Read our vaccination tips for parents.

How long will the rotavirus vaccination protect my baby for?

We do not know for sure, but clinical trials have shown that 2 doses of the vaccine protect for several years.

Can I opt out if I wish?

Yes. No one can force you to have your baby vaccinated against rotavirus infection, but the evidence suggests that it's in the best interests of your child.

Read more about why vaccination is safe and important.

Is it OK to breastfeed my baby after the vaccination?

Yes. There are no problems linked with breastfeeding babies who have recently had the rotavirus oral vaccine.

Do I need to take special care when changing my baby's nappy after rotavirus vaccination?

Yes. Because the vaccine is given to your baby by mouth, it's possible that the virus in the vaccine will pass through your baby's gut and be picked up by whoever changes their nappy.

The vaccine contains a weakened form of the rotavirus, so traces of it in a baby's nappy will not harm healthy people.

However, it could be a risk for people with a severely weakened immune system (such as anyone having chemotherapy).

As a precaution, anyone in close contact with recently vaccinated babies should take special care with personal hygiene for 2 weeks following vaccination, including washing their hands carefully after changing the baby's nappy.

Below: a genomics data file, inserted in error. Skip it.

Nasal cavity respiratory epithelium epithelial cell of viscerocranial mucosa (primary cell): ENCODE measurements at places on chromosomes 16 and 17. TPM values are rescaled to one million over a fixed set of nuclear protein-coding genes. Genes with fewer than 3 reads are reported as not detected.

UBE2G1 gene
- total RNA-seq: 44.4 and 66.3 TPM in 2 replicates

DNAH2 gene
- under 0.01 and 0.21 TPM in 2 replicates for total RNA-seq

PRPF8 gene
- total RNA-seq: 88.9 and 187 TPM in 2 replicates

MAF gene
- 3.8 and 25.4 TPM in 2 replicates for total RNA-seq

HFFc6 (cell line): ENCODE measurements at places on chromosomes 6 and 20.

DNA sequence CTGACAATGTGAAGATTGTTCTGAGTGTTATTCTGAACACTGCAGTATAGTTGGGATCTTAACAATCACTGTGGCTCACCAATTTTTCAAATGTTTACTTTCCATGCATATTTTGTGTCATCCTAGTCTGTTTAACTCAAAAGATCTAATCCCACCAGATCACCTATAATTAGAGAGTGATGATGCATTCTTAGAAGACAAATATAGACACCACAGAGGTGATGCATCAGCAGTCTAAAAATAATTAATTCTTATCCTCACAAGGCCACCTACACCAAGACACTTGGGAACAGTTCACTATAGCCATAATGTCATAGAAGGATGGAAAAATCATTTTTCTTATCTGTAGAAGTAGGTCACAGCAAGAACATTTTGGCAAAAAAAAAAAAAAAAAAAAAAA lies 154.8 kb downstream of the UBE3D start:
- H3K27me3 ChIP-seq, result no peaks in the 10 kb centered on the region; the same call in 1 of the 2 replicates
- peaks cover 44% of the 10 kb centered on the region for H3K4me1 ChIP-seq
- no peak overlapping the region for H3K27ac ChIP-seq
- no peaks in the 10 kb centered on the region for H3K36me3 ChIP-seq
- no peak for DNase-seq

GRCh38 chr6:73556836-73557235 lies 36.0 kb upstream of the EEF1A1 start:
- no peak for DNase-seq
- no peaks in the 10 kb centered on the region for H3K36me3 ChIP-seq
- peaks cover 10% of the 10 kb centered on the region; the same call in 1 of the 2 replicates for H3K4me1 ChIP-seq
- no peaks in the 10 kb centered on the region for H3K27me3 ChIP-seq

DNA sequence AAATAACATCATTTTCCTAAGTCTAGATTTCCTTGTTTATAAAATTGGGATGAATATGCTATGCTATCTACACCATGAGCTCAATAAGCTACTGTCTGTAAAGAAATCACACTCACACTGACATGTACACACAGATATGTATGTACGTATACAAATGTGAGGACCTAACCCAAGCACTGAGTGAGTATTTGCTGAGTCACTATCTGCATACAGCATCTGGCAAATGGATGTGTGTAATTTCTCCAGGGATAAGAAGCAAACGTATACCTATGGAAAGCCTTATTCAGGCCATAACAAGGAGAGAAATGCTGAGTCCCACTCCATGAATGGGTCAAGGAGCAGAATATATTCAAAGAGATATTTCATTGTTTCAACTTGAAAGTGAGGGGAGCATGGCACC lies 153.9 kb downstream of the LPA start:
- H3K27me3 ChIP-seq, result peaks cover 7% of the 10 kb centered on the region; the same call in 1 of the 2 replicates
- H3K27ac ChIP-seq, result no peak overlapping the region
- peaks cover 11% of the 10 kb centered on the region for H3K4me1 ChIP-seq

Will the rotavirus vaccination stop my baby getting any sickness and diarrhoea?

No. Rotavirus is not the only cause of sickness and diarrhoea in babies, so some may still become unwell. However, around 8 out of 10 babies who have the vaccine will be protected from severe vomiting and diarrhoea caused by rotavirus.

The more babies who have the vaccine, the more difficult it will be for the virus to spread.

My baby was premature. When should they have the rotavirus vaccine?

As with all vaccinations, the schedule should be followed from the actual date of birth, not from the date your baby was due. Therefore, your baby should have the rotavirus vaccine at 8 weeks and 12 weeks old, no matter how premature they were.

Read more about NHS vaccinations and when to have them.

Can my baby receive the rotavirus oral vaccine at the same time as other vaccines?

Yes, it's safe for your baby to have the rotavirus oral vaccine at the same time as other childhood vaccines, such as the 6-in-1 and pneumococcal vaccines.

Page last reviewed: 2 April 2020
Next review due: 2 April 2023